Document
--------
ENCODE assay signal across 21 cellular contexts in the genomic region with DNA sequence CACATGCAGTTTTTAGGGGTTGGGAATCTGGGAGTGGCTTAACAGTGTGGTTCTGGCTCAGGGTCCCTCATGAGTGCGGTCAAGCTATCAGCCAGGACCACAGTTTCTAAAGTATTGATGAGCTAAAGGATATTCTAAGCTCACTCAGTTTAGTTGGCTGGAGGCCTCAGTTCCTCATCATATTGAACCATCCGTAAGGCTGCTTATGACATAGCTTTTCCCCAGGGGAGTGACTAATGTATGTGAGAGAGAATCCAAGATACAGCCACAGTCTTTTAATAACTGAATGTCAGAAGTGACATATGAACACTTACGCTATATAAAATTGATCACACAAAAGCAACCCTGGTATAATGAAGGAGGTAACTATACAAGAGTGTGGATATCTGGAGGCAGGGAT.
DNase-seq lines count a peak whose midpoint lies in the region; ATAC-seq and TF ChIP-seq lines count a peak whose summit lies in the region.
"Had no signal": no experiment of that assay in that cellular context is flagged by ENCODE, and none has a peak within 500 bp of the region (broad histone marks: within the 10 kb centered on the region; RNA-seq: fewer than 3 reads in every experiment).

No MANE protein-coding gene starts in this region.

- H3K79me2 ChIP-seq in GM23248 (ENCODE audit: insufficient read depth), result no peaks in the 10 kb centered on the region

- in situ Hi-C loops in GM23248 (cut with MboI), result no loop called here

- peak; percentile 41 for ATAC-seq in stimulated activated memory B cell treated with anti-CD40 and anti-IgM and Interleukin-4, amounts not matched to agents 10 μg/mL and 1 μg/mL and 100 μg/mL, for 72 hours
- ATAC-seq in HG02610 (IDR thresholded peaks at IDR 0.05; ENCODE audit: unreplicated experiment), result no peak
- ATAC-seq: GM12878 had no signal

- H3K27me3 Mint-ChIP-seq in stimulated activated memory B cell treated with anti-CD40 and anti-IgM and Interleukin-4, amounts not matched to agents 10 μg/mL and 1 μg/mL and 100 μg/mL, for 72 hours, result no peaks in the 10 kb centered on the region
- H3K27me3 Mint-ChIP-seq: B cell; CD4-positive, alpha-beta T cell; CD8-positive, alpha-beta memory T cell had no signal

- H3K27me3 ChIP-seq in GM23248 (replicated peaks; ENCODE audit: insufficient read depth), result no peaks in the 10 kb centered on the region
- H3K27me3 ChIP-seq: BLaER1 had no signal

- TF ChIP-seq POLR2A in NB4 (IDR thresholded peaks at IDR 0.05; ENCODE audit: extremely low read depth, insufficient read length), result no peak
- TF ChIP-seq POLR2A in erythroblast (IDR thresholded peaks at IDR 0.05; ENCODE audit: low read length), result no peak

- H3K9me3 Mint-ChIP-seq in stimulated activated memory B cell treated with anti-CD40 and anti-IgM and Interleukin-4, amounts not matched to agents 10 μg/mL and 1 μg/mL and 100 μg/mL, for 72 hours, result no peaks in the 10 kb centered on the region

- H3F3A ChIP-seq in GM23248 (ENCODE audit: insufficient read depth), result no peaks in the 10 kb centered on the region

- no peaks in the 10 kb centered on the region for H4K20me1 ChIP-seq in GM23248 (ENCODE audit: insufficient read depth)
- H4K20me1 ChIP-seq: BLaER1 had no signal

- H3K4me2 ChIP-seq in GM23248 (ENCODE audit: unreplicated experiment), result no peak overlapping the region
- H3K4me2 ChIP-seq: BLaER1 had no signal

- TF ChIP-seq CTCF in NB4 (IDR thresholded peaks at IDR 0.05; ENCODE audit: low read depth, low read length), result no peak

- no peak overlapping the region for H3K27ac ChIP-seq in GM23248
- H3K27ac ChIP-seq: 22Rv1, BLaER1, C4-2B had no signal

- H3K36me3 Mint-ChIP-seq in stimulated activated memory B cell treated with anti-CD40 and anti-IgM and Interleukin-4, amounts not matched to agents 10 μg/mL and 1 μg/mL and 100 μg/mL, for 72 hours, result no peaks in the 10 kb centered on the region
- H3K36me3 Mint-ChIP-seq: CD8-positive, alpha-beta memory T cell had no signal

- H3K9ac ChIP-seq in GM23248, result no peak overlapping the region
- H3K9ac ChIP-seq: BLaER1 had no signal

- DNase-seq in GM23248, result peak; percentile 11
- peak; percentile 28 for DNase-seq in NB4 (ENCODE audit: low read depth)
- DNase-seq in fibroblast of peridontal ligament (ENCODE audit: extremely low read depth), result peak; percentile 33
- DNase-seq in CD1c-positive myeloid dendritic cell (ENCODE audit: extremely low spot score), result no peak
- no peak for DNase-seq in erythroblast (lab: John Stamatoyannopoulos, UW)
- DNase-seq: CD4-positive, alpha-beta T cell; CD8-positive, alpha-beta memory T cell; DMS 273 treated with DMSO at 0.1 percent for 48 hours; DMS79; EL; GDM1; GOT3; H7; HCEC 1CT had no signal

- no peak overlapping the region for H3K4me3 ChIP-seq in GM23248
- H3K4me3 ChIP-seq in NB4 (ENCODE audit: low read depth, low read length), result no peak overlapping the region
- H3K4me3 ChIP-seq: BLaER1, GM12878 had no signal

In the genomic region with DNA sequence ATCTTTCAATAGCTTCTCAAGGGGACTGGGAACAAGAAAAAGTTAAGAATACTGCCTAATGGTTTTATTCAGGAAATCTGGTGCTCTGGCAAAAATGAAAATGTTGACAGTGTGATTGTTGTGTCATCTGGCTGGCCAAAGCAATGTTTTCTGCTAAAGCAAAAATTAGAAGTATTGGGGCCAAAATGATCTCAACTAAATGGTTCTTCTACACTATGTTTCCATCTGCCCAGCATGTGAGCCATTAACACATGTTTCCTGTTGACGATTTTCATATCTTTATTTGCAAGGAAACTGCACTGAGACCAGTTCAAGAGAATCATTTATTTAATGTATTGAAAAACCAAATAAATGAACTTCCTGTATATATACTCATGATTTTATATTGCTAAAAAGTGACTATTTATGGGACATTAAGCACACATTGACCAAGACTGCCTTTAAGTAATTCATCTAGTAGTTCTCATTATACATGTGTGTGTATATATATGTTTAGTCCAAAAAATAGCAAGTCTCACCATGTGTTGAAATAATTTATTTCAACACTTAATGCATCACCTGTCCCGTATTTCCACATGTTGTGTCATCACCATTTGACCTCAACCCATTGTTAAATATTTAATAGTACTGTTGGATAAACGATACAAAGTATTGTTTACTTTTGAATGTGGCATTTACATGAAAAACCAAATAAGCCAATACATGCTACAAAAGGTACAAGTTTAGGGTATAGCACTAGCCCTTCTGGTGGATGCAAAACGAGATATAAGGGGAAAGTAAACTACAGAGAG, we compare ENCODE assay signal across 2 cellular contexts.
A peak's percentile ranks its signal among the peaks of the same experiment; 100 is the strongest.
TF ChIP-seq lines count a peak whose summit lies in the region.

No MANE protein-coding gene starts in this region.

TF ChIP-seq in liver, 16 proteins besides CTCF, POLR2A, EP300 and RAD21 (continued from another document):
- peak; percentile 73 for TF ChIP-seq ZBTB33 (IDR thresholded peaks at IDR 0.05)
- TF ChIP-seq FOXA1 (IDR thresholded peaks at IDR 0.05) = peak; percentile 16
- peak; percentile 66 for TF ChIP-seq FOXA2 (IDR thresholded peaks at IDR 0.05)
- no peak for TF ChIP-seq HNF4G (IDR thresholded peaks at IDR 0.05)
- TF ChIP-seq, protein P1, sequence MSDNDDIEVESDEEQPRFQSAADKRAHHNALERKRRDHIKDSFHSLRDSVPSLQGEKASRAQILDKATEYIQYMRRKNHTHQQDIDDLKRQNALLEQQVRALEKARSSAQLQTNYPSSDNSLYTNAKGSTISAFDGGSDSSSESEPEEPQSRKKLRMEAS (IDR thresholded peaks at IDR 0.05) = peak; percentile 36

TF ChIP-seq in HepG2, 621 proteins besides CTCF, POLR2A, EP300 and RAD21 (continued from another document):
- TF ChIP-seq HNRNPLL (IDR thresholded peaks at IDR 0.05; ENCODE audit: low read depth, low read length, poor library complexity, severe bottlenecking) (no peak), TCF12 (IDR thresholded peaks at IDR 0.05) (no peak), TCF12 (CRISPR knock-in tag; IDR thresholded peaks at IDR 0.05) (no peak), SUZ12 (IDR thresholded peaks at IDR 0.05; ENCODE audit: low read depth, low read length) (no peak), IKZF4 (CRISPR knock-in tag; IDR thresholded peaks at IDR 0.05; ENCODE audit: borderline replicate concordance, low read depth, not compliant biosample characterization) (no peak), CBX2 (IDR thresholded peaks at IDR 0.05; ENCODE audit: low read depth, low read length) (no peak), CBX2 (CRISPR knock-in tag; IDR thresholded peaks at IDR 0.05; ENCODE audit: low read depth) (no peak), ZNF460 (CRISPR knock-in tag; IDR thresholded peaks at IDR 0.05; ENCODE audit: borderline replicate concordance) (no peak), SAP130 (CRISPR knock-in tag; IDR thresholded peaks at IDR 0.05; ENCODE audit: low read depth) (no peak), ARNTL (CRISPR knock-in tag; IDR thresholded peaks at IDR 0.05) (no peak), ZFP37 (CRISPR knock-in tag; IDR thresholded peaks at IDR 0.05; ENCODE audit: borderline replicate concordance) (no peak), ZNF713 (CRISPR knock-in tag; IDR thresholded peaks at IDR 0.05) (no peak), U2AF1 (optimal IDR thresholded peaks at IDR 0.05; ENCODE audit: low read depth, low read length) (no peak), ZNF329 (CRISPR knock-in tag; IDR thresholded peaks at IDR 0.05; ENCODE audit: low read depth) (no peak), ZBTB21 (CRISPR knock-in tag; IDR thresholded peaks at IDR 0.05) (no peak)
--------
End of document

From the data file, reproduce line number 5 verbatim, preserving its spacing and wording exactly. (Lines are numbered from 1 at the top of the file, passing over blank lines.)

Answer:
- H3K79me2 ChIP-seq in GM23248 (ENCODE audit: insufficient read depth), result no peaks in the 10 kb centered on the region